Books

Human Condition
June 03, 2009

Hard not to wake at least somewhat cheerfulwhen you can listen to Angela Hewitt playing Couperinin the morning and the dogwood's bloomingand you have a lover--not a perfect one,mind you, but it's hardly a world meantfor perfection anyway--and, yes, back painof course, high cholesterol, very little socked awayfor retirement, but so what?

Surging and Awakening
May 20, 2009

  The Gamble: General David Petraeus and the American Military Adventure in Iraq, 2006-2008 By Thomas E. Ricks (Penguin Press, 394 pp., $27.95) I. FROM CENTRALITY TO banality: perhaps no other event in modern American history has gone from being contentious to being forgotten as quickly as the war in Iraq. Remember the war? It consumed a trillion American dollars, devoured a hundred thousand Iraqi lives, squandered a country’s reputation, and destroyed an American presidency.

Unsacred Monsters
May 20, 2009

A Strange Eventful History: The Dramatic Lives of Ellen Terry, Henry Irving, and Their Remarkable Families By Michael Holroyd (Farrar, Straus and Giroux, 620 pp., $40) Ben and Sarah Terry, parents of the more famous Ellen, were jobbing actors. Six of their nine children had stage careers. Ellen Terry was to become the most celebrated of Victorian actresses, but her sister Kate was also considerably admired, and at least two more siblings had something of a name in their time. Ellen lived for some years with E.W. Godwin, an architect of originality, who also turned his hand to stage design.

The Word-Stormer
May 20, 2009

The Letters of Samuel Beckett, 1929-1940 Edited by Martha Dow Fehsenfeld and Lois More Overbeck (Cambridge University Press, 782 pp., $50)   I. If Samuel Beckett was a recluse, as most of the world liked to think, then he was surely the most garrulous recluse ever. He had a wide circle of friends, many of them close, and a very much wider circle of acquaintances, especially after he began to work in the theater, which he did partly, as he said, to escape the tyranny of prose, but also, as he did not say, for company.

Honor's Gasp
May 20, 2009

Valkyrie: The Story Of The Plot To Kill Hitler, By Its Last Member By Philipp Freiherr von Boeselager; With Florence and Jerome Fehrenbach Translated by Steven Rendall (Knopf, 211 pp., $24.95)   Try to imagine the following scenario. It is the winter of 1944 and the great German offensive in the Ardennes is threatening to push the Allied forces into the sea.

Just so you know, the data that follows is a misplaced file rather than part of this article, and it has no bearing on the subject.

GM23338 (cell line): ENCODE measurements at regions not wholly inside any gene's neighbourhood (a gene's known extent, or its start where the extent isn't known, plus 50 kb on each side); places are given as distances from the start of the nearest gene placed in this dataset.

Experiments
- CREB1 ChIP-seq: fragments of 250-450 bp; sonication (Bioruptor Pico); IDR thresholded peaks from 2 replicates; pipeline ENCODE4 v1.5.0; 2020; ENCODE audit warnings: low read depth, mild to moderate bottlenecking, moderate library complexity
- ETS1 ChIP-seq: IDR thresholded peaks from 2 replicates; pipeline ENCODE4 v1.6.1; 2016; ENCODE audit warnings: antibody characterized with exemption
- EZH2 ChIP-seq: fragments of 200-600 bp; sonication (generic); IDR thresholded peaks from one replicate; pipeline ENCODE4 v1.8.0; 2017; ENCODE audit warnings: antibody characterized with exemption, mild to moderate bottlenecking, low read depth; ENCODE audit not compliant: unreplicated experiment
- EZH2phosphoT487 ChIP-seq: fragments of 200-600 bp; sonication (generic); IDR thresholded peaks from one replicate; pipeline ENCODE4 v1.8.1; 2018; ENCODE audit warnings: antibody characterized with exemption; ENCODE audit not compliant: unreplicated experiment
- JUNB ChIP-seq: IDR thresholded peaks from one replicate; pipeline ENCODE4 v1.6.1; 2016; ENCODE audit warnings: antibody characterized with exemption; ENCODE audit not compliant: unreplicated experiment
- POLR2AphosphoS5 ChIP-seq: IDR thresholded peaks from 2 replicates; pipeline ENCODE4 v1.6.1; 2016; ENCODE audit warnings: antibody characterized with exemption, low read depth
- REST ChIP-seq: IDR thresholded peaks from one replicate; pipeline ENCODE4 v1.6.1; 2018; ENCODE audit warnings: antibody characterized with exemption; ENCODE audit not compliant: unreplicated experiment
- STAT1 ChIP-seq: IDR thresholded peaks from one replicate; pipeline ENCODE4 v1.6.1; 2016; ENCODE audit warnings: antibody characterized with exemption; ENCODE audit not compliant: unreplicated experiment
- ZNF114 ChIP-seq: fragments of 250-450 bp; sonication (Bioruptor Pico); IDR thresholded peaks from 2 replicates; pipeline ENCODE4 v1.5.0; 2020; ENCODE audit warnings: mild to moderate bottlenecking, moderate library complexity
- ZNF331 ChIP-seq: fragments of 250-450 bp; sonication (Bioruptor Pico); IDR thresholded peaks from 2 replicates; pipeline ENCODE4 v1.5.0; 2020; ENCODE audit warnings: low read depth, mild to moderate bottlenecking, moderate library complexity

Disturbances of Peace
May 20, 2009

Classical Chinese Poetry: An Anthology Translated and edited by David Hinton (Farrar, Straus and Giroux, 475 pp., $45) Du Fu: A Life in Poetry Translated by David Young (Knopf, 226 pp., $16.95) The oldest poems translated in David Hinton’s magnificent anthology Classical Chinese Poetry date to the fifteenth century B.C.E., long before the Bible was written. For the English-speaking world, however, this ancient art is effectively less than a hundred years old.

Before the Law
May 06, 2009

Franz Kafka: The Office Writings Edited by Stanley Corngold, Jack Greenberg, and Benno Wagner (Princeton University Press, 394 pp., $45) Franz Kafka was born in Prague in 1883 into an assimilated German-speaking middleclass Jewish family. He died of tuberculosis of the larynx in 1924, just short of his forty-first birthday, in Kierling, a small resort north of Vienna.

The Human Factor
May 06, 2009

Europe Between the Oceans: 9000 BC to AD 1000. By Barry Cunliffe (Yale University Press, 480 pp., $39.95) Playmobil, the German company that specializes in detailed snap-together plastic toys, makes a Viking ship. Seventeen inches long and five wide, with six sweep oars, a steering oar, and a single movable square sail, the toy precisely models surviving Viking ships in museums in Roskilde, Denmark and Oslo, Norway. It also floats in bathtubs.

Buried Pleasure
May 06, 2009

The Fires of Vesuvius: Pompeii Lost And FoundBy Mary Beard(Harvard University Press, 360 pp., $26.95)From Paris to Pompeii: French Romanticism and the Cultural Politics of ArchaeologyBy Goran Blix(University of Pennsylvania Press, 310 pp., $59.95)Pompeii and the Roman Villa: Art and Culture Around the Bay of NaplesBy Carol C. Mattusch(Thames and Hudson: National Gallery of Art, 365 pp., $60)In the year 79 C.E., Mount Vesuvius erupted, famously burying the ancient city of Pompeii under volcanic ash, where it lay unknown and undisturbed until the eighteenth century.

A Tale Of Two Cities
May 06, 2009

Ghettostadt: Lodz and the Making of a Nazi CityBy Gordon J. Horwitz(Harvard University Press, 395 pp., $29.95)I.Not so long ago, many historians saw Nazism mainly as a revolt against modernity, a call for a return to soil and Volk. Gordon Horwitz's book on wartime Lodz lends support to what has become a new scholarly consensus about the Third Reich: that it looked forward, not back.

Pages